OCUW also offers career exploration opportunities on and off campus through STEM (science, technology, engineering, mathematics) learning at the Discovery Science and the Ocean Institute, where students engage in grade-level project-based learning and inquiry-based research activities that encourage them to consider pursuing a STEM-related academic career after graduation. Students are also exposed to mobile STEM career exhibits that explore job opportunities. A recent exhibit focused on engineering careers in various sectors, including alternative fuels, along with medical careers. Professionals in the field develop hands-on learning activities and provide students with links to relevant college and certification programs.
Finally, DG students are made aware of local career opportunities with field trips to STEM industry leaders such as ION Reality, Broadcom, Edwards Lifesciences, Allergan, Microsoft, and Saddleback Hospital. The field trips complement the AVID program college exploration field trips that expose students to higher education opportunities.
We hope you’ve enjoyed learning how the AUHSD is well positioned to be a leader in 21st Century education. Here are some additional highlights to round out our look at our P21 initiatives and our STEAM programs. We hope you have enjoyed visiting this site. Visit again!
Going Beyond Testing to Prepare Students for College and Careers
By Michael Matsuda
Respected educational leaders like Michael Fullan, Linda Darling Hammond, and David Conley have repeatedly warned us that we should not make one big test the main driver of education reform. Sadly, it seems that with the new Smarter Balanced Assessments that students throughout the state are taking now, many school districts are doing just that.
Across California, there is a danger that too many districts are focused on technology just to get students prepared for the Smarter Balanced test and not investing in integrating pedagogy with technology. For example, it would be a horrible misuse of public funds if students were just using iPads to take notes. Fullan warns of a missed opportunity if we are not investing in training teachers to use technology so that students can access more meaningful information and create better ways to problem solve. English learner advocates such as Shelly Spiegel Coleman are concerned that since the Smarter Balanced assessments do not measure speaking skills, oral communication will not be emphasized and long-term English learners will continue to languish behind mainstream students. Civil rights leader and Cal State Long Beach professor Jose Moreno is concerned that districts will implement Common Core with a business-as-usual approach and continue to narrowly focus on reading and math at the expense of all other content areas, thus limiting opportunities for Latinos and other underperforming groups for A-G readiness, which is required for university admissions. (A-G is the UC/CSU course sequence that includes world languages, science, social studies, the arts, and other courses in addition to math and English.)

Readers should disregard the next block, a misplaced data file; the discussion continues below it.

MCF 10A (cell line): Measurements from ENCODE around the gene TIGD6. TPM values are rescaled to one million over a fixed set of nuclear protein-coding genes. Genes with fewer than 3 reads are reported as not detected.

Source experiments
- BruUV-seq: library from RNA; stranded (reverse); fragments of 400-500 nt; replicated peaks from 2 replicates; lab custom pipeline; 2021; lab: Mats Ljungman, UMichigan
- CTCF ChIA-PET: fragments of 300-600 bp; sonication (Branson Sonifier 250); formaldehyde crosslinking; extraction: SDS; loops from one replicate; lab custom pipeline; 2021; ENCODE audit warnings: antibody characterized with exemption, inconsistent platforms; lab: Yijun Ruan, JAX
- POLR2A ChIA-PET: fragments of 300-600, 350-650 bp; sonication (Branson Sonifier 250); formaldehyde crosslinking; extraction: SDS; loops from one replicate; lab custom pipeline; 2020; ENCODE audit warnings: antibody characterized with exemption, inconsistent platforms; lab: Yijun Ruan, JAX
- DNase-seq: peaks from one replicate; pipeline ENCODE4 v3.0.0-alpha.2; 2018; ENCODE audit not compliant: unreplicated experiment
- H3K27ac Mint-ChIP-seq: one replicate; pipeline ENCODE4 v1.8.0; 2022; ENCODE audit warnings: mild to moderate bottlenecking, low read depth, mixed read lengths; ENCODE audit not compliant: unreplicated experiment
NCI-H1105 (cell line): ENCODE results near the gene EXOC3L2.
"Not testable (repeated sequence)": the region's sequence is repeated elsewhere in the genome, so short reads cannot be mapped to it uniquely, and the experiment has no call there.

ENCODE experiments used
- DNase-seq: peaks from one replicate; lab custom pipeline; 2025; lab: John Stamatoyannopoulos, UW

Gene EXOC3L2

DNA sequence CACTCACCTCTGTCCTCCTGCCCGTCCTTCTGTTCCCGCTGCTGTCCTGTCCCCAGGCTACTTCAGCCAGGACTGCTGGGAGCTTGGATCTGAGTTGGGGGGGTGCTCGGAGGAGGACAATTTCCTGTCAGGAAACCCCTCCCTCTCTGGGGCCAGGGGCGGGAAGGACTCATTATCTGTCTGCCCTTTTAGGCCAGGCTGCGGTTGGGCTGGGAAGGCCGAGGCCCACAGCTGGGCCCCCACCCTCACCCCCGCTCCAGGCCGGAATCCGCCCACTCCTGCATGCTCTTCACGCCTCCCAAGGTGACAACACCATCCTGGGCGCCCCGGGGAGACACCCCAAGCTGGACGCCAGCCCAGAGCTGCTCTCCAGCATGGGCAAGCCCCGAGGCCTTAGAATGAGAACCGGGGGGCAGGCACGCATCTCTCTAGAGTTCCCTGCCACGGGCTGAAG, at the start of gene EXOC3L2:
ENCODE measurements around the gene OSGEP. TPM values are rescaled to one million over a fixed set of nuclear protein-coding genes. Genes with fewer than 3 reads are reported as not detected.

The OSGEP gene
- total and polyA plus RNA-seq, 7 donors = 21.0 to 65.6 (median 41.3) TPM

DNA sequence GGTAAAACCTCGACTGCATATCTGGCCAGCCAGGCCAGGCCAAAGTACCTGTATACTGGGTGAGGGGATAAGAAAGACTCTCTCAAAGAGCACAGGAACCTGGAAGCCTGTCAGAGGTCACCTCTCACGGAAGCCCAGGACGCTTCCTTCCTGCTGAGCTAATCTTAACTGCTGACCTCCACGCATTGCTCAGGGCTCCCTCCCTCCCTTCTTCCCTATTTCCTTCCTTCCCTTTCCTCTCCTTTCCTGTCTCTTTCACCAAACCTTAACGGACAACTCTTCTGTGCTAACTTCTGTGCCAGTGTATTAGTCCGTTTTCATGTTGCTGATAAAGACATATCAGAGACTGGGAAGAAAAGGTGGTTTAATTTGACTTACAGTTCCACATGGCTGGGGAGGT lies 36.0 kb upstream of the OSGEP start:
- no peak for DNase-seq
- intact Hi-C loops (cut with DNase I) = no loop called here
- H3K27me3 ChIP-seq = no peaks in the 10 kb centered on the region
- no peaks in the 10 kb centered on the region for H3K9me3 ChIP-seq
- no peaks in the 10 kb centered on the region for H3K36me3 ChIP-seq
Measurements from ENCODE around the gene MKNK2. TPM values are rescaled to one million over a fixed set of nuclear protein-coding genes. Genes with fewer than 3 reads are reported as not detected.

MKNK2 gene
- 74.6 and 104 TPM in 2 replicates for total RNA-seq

The question for us, therefore, is not how prepared are California’s public schools for the Smarter Balanced Assessments, but how prepared are our 6 million K-12 students for college, career, and civic life as the next generation of Americans? Many educators who truly want to teach beyond the test are struggling with what college and career readiness really means.
Fortunately, there is at least one organization that has developed a framework to help build capacity and understanding. The organization is the Partnership for 21st Century Learning, a consortium of educational organizations, business and educational non-profits that have developed a host of tools and rubrics that are helping to move the needle forward using easily understandable terms. For example, the “4 Cs”— collaboration, creativity, communication, and critical thinking — is a term credited to P21 and is language that is accessible and widely used.
Moreover, the framework calls for access to a whole curriculum, including what we in California call the A-G requirements. It is vital to note that access to a whole curriculum should begin in pre-school and should be provided during the school day. When schools had to comply with the demands of the No Child Left Behind law as well as the accountability provisions triggered by he state’s Academic Performance Index, civic education, science, world languages, the arts, and career technical education were often pushed to after-school activities or weren’t taught at all. Millions of elementary and secondary school children, mostly low income and English learners, were given high dosages of reading and math test prep and tragically missed out on the other subjects. This is what happens when the test becomes the driver.